Sooners confident that backs can carry the load

Oklahoma Sooners

8-23-07 - The Oklahoma Sooners have already experienced life without Adrian Peterson and it wasn't all that scary.

Sure it would've been great to have the third-leading rusher in school history back for his senior season, but the Sooners have a quintet of tailbacks lining up to take his place.

"No one can ever fill Adrian Peterson's shoes," said DeMarco Murray, a freshman who dazzled enough in the spring that coach Bob Stoops called him the team's best big-play threat at the position. "All you can do as the next guys is just step up. I think that's what we all have in mind. We're not worried about Adrian Peterson."

Peterson ran for 4,045 yards in his three-year career, including a school-record 1,925 yards as a freshman when he finished second in Heisman Trophy voting. He ranks behind only 1978 Heisman winner Billy Sims and Joe Washington in the Sooners' storied history.

But Oklahoma's running game never broke stride after Peterson broke his collarbone midway through last season. Allen Patrick, Chris Brown and Jacob Gutierrez filled in for Peterson admirably, combining for 1,149 yards as the Sooners won six straight games.

A year earlier, Patrick and Gutierrez took over after Peterson sprained his ankle -- and the Sooners won back-to-back games.

"I think we're 8-0 without him. So in the end, we're used to that," Stoops said. "That won't be a factor for us in how we run our offense."

Instead of focusing on how to replace Peterson, the Sooners have spent the months since their dramatic overtime loss to Boise State in the Fiesta Bowl determining the best quarterback among three unproven candidates: Sam Bradford, Joey Halzle and Keith Nichol.

Bradford earned the starting job, and he'll take control of an offense that returns mostly intact.

The entire receiving corps is back, along with two proven tight ends and four of the five starting linemen.

On defense, things aren't so clear-cut. Top tacklers Rufus Alexander and Zach Latimer are gone at linebacker, and the three top defensive ends have also moved on. The strength of the unit is a secondary that seems to be settling in after numerous position changes over the past two seasons.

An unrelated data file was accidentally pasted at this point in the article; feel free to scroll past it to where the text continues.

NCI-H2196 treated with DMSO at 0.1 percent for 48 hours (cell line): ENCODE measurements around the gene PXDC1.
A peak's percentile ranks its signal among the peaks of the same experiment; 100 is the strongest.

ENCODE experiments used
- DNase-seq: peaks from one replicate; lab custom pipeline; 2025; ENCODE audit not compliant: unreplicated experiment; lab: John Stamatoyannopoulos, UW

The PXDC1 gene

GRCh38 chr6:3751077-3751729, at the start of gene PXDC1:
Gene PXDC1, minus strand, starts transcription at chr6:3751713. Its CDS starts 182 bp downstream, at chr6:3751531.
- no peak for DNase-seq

But when the season opens Sept. 1 against North Texas, the Sooners' spotlight will be on the backfield. Coaches will be watching to make sure Bradford doesn't become prone to costly mistakes, and the same might be said at tailback after Oklahoma led the nation with 22 lost fumbles last season.

Stoops likes the concept of splitting time among the running backs, believing that none of the five shares the same physical prowess and stamina as Peterson, the No. 7 pick by Minnesota in April's NFL draft.

Patrick, a former defensive back, has shown he can outrun defenders and handle the starter's role. Brown has impressed with his consistency. Gutierrez has repeatedly excelled as a fill-in, including a 173-yard game in his first start.

Murray isn't the only freshman in the mix. Coaches also like Mossis Madu, who redshirted last season.

"There's a chance for us all to get out there. It's whatever coaches feel like, who's playing harder and stuff like that," Murray said.

The Sooners have enough talent stocked up at the position to be comfortable someone -- or some combination -- will come through.

The other challenge is finding the next star whose work ethic can he held up as an example to teammates. Coaches regularly touted Peterson as the team's top practice player, and his dedication remained on display as Peterson continued workouts in Norman during a brief contract holdout.

"To have a great team, your best players are held up high and there's a way they act and a way they practice that gives them a chance to maximize their talent," offensive coordinator Kevin Wilson said. "You can lift a great player up and say. 'Not only is he good but look at how he prepares. That's what it looks like. That's what it's about."'